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United won't play Souttar and Gauld, claims Saints manager

The St Johnstone manager Tommy Wright played a psychological card ahead of the William Hill Scottish Cup final last night by claiming Dundee United would not risk playing two of their vaunted youngsters from the start.

Tommy Wright has begun the psychological battle
Tommy Wright has begun the psychological battle

Wright identified defender John Souttar, 17, and playmaker Ryan Gauld, 18, as the two who would not be on from the start at Celtic Park. The pair were lavishly acclaimed earlier in the season before both experienced a dip in form. St Johnstone will be without full-back Tim Clancy in the final after he ruptured his Achilles tendon in training. Wright said it was impossible to imagine how the 29-year-old was feeling about suffering an injury so close to the season's showpiece fixture.

Clancy's absence will affect Wright's thinking ahead of the first Scottish Cup final in St Johnstone's 130-year history, but the manager sounded as though he had already given considerable time to contemplating Jackie McNamara's United selection.

He dismissed the common perception that United were young and inexperienced. "Dundee United have got experience," he said. "Gavin Gunning, John Rankin, Sean Dillon, Paul Paton. He won't play his young players. John Souttar and Ryan Gauld won't play. Andrew Robertson [20] will be the only player without a lot of experience in his team. Gary Mackay-Steven has a lot of experience and so does Stuart Armstrong.

"I don't buy into that 'young and inexperienced' [angle]. They've got a good team of players who have got experience in the league. We think we've got experience and a blend of youth as well that we can call upon.

"I just feel Gauld and Souttar won't play," he added. "I just feel that, when you look at it, Souttar hasn't done particularly well against us or against Stevie May. I feel he won't play him. Ryan Dow normally does okay against us so I think he'll go with Dow in there instead of Gauld, and bring him on later on."

Stevie May has scored five times against United this season: a hat-trick in December and singles in March and April, in three games St Johnstone won by 3-0, 1-0 and 2-0.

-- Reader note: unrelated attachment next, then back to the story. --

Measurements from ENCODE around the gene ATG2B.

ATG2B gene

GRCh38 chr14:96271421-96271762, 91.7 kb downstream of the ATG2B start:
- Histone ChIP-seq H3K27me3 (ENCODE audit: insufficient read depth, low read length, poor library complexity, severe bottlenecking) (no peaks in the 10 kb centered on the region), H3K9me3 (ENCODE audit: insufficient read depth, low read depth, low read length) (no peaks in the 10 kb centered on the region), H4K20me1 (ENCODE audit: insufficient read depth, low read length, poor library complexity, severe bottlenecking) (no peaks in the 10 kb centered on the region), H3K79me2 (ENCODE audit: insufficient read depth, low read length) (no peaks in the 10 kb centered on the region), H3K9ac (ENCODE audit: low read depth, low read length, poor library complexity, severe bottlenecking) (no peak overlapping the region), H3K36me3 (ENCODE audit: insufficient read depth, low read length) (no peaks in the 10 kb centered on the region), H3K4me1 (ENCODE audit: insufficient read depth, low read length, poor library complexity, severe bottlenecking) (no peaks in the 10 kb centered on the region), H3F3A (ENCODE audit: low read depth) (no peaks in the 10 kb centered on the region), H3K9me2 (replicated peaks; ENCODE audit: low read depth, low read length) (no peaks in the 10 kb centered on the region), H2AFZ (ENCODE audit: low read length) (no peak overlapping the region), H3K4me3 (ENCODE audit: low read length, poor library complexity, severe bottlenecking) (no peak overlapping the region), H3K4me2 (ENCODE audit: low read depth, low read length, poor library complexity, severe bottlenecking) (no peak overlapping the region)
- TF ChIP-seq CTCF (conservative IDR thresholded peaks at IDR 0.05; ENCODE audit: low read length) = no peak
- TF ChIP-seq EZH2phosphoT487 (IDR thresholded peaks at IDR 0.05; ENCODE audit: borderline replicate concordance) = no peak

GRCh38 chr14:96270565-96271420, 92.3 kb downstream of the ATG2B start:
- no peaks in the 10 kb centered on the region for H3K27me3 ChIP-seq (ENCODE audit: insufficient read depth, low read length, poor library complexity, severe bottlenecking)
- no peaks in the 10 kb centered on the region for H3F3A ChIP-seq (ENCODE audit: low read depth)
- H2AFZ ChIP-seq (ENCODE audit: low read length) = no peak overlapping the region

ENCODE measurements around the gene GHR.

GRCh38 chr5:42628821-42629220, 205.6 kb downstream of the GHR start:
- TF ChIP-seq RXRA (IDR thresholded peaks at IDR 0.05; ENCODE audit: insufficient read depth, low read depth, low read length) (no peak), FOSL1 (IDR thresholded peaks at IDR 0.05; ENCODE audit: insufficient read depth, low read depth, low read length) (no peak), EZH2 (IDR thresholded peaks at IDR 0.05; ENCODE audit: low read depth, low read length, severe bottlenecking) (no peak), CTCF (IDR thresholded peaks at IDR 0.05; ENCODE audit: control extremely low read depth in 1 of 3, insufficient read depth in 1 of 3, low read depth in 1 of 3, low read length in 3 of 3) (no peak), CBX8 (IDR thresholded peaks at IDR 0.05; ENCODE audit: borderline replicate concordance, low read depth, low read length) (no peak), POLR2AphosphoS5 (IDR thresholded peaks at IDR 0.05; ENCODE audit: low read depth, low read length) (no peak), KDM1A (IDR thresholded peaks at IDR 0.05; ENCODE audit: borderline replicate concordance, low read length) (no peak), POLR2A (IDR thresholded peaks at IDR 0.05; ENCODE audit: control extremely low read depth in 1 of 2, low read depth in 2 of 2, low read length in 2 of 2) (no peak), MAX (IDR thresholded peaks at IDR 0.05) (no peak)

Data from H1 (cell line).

Wright said the cup final ought to suit him, too. "I hope it's tailor-made for Stevie May. He's got better as the season has gone on. He's improved all round as a player and he loves scoring goals and playing every week.

"He's in the game to be successful so you could say the occasion is set up for him. But we have proved in recent weeks that we've got goals from other areas of the pitch and we don't just rely on Stevie for our goals."

St Johnstone have sold more than 15,000 tickets for the final and Wright said he hoped even a fraction of that increased support would commit to coming regularly to McDiarmid Park. Their average league crowd this season was 3806. "I hope being in the final will get people coming back. We finished third last season and the crowds dropped by 500. This season we have played well at home, averaging two goals at home, but the figures are only a little bit up," said Wright.

"We've had supporters' meetings but nobody has been able to put their finger on why. I just hope that if we win the Scottish Cup then it would make a difference."

Wright also revealed there had been a breakdown in his relationship with Steve Lomas. Wright had been his assistant manager at McDiarmid Park but declined Lomas's invitation to move with him to Millwall last June, to Lomas's apparent irritation. "It's not my doing," said Wright. "He hasn't spoken to me since I told him I wasn't going to join him at Millwall. I'll always be grateful to him for giving me the opportunity here, but I felt the club he was going to wasn't right for him."

That opinion seemed to be vindicated by the fact Lomas was sacked in December.

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